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  #26  
Old 05-02-2011, 02:10 PM
mnemosyne mnemosyne is offline
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It's true that it won't be transparent, but I found that the texture can be varied quite a bit with different concentrations of the glue and Borax. I have done the polyvinyl alcohol version as well, and I don't remember it being that different, though I admit it's been several years (OMG probably a decade )

I made a ton of the glue+borax one 2 years ago for my mom's grade 1/2 classes (the whole year)...then for a grade 4 class whose teacher dropped by and got curious, leading to a grade 3 class asking for a turn, then I think the other 4th graders...that's about when I ran out of ingredients. The dixie cups were replaced by looseleaf folded into paper cones, and no one cared for stirring sticks anymore even if there were any left. Kids really love this stuff, because they love watching the transition from liquids to goo, as well as just playing with it.
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Old 05-02-2011, 02:34 PM
CalMeacham CalMeacham is online now
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It's true that it won't be transparent, but I found that the texture can be varied quite a bit with different concentrations of the glue and Borax.
In my experience the Glue and Borax came out more Silly Putty-like, while the PVA and Borax came out more like slime. But i haven't played extensively with concentrations.
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  #28  
Old 05-02-2011, 02:54 PM
TheTerribleTako TheTerribleTako is offline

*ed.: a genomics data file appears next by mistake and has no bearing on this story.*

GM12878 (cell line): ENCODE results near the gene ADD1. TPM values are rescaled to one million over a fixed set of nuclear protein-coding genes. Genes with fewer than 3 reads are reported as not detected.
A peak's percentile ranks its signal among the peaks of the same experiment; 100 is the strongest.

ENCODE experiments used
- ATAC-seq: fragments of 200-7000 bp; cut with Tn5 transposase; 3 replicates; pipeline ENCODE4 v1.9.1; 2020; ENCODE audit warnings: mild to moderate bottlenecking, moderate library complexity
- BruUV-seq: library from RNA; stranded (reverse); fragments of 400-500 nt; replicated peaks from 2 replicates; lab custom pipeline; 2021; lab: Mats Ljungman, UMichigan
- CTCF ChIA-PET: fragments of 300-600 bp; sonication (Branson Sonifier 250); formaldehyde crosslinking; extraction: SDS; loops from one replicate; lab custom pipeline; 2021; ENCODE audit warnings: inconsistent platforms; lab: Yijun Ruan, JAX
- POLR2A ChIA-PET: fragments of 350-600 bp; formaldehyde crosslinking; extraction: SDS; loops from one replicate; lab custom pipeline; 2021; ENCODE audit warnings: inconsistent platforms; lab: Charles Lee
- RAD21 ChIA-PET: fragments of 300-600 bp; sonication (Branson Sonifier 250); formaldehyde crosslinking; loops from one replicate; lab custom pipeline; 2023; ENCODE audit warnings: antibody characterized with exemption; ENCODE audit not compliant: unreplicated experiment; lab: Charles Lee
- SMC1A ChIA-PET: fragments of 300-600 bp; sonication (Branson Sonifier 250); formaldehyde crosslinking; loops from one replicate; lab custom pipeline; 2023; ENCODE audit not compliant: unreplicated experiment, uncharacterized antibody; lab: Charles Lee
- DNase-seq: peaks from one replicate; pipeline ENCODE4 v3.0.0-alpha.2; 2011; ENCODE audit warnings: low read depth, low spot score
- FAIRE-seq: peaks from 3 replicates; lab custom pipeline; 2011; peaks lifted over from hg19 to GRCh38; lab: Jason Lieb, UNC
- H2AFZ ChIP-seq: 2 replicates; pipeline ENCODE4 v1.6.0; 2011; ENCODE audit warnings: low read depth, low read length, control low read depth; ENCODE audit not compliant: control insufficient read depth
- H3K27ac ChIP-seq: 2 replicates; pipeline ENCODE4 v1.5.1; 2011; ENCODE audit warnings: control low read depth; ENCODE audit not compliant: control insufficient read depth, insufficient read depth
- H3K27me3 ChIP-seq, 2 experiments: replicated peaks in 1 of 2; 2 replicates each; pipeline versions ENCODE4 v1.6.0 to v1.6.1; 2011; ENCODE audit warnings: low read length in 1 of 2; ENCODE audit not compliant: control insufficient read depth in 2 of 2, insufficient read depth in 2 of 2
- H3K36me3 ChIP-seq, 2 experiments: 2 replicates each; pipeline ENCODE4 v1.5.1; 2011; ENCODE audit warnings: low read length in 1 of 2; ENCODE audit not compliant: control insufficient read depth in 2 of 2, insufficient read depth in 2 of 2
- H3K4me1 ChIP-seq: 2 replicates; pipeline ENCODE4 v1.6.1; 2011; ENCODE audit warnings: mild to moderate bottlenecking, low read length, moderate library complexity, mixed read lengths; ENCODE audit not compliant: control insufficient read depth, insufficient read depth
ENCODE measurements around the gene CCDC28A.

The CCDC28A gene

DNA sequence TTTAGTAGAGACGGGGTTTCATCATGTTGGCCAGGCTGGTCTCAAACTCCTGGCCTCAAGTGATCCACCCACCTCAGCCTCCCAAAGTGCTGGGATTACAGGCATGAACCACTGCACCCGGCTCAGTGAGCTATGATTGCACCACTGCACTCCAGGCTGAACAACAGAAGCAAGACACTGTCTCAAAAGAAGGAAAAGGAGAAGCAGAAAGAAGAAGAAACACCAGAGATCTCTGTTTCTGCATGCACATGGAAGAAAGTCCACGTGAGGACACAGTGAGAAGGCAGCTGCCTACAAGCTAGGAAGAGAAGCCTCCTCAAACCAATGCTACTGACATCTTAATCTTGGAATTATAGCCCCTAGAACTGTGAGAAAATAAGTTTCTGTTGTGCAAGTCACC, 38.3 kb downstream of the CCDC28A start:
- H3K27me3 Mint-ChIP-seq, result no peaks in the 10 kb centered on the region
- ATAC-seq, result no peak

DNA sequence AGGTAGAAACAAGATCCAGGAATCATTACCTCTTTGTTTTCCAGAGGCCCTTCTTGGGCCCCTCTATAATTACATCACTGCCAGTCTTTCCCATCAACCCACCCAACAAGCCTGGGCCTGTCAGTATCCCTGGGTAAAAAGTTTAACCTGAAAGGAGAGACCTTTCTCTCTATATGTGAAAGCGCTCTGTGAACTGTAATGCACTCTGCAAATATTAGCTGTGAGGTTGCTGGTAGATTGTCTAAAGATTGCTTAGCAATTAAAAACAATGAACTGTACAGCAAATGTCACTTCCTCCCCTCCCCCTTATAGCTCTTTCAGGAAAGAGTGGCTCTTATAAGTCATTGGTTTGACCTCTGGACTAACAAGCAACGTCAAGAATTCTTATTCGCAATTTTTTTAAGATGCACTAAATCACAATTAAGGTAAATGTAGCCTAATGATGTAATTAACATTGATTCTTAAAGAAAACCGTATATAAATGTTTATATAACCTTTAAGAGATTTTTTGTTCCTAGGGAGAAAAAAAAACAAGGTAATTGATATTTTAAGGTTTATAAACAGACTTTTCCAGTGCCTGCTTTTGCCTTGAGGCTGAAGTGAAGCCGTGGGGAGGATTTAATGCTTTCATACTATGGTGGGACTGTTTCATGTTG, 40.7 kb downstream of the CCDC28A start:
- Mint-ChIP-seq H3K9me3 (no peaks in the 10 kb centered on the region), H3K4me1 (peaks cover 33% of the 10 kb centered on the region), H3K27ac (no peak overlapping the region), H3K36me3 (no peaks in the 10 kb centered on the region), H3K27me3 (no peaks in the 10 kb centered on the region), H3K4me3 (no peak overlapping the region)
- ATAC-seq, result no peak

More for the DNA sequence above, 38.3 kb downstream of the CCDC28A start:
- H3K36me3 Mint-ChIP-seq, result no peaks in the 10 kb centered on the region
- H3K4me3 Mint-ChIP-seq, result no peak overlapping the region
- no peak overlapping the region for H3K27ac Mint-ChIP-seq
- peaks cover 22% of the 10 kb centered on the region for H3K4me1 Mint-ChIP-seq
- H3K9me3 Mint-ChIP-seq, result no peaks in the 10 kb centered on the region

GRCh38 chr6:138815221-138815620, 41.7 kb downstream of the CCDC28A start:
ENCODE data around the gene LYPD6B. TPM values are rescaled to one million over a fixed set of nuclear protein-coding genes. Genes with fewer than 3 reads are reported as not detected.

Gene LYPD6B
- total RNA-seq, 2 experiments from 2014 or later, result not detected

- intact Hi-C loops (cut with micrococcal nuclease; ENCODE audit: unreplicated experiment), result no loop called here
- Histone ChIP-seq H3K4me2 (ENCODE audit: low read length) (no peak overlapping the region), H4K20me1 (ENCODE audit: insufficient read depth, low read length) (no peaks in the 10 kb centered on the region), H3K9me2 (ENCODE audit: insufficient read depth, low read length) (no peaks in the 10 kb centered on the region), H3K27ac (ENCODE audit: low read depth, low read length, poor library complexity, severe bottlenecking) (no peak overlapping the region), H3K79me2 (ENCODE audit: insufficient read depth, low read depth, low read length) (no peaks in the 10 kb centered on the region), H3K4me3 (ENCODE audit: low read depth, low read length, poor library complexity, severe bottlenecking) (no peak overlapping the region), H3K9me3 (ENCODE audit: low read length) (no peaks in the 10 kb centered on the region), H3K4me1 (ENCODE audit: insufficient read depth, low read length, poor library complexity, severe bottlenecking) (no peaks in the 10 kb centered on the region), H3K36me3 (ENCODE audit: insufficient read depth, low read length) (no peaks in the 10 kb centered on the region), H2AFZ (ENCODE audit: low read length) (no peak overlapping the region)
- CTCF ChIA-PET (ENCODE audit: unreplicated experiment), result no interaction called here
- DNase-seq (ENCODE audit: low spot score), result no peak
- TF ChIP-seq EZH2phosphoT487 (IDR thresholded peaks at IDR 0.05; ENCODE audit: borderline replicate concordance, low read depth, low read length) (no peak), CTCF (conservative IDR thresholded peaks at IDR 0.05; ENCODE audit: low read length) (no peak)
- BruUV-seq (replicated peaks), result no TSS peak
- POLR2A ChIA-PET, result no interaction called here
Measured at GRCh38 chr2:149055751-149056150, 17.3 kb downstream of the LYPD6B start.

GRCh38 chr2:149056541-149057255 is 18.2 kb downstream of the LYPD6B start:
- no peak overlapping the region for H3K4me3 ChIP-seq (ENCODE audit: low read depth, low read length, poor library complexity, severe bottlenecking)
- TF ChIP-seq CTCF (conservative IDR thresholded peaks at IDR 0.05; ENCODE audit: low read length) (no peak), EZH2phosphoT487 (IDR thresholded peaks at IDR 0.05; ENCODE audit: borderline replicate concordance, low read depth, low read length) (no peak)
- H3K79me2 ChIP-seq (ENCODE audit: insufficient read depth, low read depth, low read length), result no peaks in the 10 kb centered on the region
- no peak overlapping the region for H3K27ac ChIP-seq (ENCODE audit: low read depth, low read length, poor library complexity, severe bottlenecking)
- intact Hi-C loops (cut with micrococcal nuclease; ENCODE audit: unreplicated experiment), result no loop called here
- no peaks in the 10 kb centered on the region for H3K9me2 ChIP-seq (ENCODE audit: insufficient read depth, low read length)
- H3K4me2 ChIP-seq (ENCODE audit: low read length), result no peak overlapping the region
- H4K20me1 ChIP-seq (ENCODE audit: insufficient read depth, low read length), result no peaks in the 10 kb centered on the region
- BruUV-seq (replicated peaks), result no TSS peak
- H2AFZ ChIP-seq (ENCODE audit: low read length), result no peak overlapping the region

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Originally Posted by Antigen View Post
Parasites are gross and freaky - how about some discussion of tapeworms and their friends?

Maybe composting? What to compost, how to do it, how and why it works? It's basically a pile of garbage (gross) that ends up being great for your garden.
I'll second composting, and add that worm composting would be great for kids. There's not a lot of digging involved and the kids can feed the worms with their fruit and veggie scraps. You can tie it in with worm anatomy, the cycle of life (the compost is worm poo), ecology, and even nutrition. The cost isn't very high, around $30 for a pound of worms + ten pounds of dirt and maybe $5-6 for a large plastic bin. There's a lot of lesson plans online.

I volunteered at an after school program for a while and did worm composting with the kids and it's a lot of fun. The kids are very grossed out by the worms but they love feeding them their leftover scraps. If you start the compost pile at the beginning of the summer, you might even be able to use it to start some seeds for the kids.
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  #29  
Old 05-02-2011, 09:28 PM